The Ogburn Brothers
L to R: John W., Marcellus H., Charles J., and Sihon A. Ogburn
These four brothers, all raised on a tobacco farm in Forsyth County, were prominent in the development ofthe tobacco industry in Winston-Salem.
Three of them--Sihon A., Charles J., and John W. Ogburn-- served in Company D of the 57th North Carolina Infantry. In that regiment's first fight at Fredericksburg, a shell badly wounded Sihon and killed the captain and two privates of the company.
He recovered and became a sergeant, then served with the commissary at Greensboro. Charles was shot at Chancellorsville, and after his right foot was amputated, joined Sihon at Greensboro. John was captured at Rappahannock Bridge in November 1863 and again at Hatcher's Run in February 1865; he remained at Point Lookout until June. Marcellus served in Co. D, 1st NC Cavalry.
Charles J. Ogburn died in 1927 at the age of 85. John W. received a pension and died in 1933 at age 89. Marcellus H. died in 1921 at age 83 and Sihon A. was 87 when he died in 1927.
Daughters of the Confederacy.....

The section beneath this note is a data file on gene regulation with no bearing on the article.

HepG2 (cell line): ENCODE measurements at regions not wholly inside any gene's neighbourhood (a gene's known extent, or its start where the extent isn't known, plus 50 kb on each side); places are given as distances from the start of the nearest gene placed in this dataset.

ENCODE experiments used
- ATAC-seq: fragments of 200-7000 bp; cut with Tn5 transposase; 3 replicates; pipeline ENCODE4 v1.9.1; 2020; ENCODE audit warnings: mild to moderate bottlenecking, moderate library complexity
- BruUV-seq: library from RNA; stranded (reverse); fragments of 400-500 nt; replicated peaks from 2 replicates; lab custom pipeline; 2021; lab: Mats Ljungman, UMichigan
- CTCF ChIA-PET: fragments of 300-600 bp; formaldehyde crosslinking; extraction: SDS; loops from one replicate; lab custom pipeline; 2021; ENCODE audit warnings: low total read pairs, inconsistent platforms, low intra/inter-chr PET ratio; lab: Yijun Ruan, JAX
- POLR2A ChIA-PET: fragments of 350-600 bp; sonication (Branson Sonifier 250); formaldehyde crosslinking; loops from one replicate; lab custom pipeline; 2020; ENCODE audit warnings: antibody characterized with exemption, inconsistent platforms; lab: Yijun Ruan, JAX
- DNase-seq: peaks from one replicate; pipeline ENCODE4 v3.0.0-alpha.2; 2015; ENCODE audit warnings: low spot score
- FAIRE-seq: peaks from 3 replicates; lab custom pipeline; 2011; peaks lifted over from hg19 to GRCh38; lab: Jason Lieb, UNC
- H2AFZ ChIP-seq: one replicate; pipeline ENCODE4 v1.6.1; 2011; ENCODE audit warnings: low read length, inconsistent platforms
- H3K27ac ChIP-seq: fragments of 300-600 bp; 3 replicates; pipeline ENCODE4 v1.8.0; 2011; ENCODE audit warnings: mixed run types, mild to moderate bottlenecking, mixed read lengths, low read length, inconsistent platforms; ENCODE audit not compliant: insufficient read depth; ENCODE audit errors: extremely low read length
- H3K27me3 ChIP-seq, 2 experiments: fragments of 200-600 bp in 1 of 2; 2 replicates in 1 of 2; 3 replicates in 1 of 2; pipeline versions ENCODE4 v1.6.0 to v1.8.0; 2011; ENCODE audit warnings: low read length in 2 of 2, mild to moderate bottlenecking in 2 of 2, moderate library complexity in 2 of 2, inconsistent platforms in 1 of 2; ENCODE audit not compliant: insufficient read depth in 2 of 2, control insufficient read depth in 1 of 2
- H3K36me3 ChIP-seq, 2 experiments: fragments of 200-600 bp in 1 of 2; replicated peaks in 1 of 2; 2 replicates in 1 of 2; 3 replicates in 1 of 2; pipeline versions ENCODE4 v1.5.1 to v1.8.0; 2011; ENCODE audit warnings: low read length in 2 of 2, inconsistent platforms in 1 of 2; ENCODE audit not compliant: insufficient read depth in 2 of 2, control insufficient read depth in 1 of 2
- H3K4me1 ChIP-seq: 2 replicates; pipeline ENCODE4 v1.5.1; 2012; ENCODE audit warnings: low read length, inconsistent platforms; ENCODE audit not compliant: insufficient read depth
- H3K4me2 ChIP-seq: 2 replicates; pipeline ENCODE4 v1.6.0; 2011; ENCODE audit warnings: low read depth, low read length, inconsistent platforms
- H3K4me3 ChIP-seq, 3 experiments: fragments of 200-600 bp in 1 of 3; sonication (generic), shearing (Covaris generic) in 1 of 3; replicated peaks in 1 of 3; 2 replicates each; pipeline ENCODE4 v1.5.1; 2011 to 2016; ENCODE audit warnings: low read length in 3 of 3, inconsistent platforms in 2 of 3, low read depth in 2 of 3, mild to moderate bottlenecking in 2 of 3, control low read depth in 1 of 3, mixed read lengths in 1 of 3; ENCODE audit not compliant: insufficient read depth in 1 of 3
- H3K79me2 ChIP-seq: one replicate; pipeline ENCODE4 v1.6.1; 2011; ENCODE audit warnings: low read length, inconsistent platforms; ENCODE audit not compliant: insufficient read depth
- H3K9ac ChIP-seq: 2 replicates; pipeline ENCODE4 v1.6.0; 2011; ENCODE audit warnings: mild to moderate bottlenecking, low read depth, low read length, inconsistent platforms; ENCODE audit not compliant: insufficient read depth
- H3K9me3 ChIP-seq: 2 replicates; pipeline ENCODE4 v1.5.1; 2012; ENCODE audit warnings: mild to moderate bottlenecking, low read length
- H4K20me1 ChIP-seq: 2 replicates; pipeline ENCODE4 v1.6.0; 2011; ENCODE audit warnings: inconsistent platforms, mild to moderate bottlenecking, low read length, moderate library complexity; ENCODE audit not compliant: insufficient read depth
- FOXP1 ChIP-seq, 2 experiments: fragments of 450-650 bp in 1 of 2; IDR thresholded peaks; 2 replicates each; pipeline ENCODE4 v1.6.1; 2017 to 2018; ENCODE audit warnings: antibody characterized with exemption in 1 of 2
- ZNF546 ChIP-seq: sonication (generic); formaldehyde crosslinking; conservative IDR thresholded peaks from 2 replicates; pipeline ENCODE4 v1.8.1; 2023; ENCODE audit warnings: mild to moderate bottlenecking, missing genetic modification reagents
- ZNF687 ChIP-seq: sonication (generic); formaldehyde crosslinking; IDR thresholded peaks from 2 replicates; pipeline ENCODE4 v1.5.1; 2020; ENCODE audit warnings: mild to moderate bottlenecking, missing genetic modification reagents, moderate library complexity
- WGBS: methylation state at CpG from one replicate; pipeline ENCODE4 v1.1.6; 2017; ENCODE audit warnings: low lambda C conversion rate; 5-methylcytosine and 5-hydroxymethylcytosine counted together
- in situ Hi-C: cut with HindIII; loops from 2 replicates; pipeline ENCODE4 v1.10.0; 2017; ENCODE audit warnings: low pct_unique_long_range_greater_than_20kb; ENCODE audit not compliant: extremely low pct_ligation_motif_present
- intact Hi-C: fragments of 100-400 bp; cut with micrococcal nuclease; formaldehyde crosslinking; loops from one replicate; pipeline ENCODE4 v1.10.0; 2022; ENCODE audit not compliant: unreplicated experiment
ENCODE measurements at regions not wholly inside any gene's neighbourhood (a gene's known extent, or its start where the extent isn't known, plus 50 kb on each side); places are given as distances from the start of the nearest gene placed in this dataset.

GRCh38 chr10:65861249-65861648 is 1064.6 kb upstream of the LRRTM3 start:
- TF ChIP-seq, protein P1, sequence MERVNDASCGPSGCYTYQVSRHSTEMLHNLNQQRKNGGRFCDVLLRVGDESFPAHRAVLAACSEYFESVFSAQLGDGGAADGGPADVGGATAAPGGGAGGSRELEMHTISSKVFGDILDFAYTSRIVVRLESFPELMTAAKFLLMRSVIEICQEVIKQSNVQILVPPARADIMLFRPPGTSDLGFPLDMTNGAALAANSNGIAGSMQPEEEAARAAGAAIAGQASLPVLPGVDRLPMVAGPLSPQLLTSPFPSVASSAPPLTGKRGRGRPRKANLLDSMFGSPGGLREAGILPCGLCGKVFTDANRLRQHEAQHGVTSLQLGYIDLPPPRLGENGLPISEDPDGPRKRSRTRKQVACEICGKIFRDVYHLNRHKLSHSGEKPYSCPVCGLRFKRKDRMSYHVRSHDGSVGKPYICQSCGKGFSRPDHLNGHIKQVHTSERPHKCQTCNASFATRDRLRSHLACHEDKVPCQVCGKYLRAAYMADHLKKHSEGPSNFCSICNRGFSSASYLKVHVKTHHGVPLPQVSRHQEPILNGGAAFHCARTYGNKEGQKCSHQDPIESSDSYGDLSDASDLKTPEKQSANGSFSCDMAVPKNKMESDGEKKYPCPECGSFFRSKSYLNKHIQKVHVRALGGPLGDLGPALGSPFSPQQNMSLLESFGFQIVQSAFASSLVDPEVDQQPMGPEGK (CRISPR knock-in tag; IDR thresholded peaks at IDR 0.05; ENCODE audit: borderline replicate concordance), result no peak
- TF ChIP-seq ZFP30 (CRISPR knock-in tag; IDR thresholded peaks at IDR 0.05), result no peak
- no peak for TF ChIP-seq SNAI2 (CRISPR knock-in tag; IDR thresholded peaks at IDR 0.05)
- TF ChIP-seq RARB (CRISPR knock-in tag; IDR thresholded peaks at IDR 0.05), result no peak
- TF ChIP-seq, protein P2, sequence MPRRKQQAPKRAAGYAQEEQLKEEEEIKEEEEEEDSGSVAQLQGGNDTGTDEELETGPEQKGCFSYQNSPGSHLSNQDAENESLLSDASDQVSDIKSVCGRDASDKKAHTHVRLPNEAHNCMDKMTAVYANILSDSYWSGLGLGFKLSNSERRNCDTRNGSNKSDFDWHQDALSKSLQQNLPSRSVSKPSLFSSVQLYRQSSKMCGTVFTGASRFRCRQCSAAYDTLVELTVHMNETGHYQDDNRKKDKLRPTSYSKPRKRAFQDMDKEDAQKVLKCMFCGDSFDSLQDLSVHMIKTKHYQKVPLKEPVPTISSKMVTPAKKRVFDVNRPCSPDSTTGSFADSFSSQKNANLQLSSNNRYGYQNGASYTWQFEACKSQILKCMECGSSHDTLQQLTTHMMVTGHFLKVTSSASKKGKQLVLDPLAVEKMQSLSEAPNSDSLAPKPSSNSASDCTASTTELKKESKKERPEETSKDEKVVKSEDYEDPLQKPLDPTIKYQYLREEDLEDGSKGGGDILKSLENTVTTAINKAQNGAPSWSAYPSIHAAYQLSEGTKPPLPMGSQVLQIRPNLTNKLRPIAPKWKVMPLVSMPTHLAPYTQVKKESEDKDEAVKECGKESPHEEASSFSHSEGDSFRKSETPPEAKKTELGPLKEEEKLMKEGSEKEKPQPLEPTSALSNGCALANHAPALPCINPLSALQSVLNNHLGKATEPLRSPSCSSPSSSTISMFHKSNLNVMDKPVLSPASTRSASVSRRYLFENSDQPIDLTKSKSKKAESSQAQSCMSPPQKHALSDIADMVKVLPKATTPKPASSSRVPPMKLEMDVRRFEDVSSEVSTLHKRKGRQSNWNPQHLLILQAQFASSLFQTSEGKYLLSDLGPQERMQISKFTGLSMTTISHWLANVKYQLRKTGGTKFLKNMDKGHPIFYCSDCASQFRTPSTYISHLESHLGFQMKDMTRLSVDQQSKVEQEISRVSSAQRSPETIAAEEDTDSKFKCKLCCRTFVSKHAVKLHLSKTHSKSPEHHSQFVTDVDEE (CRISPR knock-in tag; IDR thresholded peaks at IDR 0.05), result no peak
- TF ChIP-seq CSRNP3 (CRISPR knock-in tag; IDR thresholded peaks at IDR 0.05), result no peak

Ella (Ogburn) McCreary joined on Jan. 26, 1899 on the record of her father Sihon Alexander Ogburn, 57th NC Reg’t, Co. D.
Anna Ogburn joined on Sept. 23, 1913 on the record of her father C.J. Ogburn, Co. D., 57th Reg’t, Co. D.
Mary (Tise) Ogburn joined on Feb. 16, 1899 on the record of her husband Sihon Alexander Ogburn, 57th Reg’t Co. D.
Miss Mary Efird joined on Sept. 15, 1941 on the record of her grandfather Sihon Alexander Ogburn, 57th NC Reg’t, Co. D.
Carrie L. (Ogburn) Granthan joined on May 3, 1921 on the record of her father Sihon Alexander Ogburn, 57th NC Reg’t, Co. D.
(Source: Portraits of Conflict; A Photographic History of North Carolina in the Civil War, by Richard B. McCaslin.)
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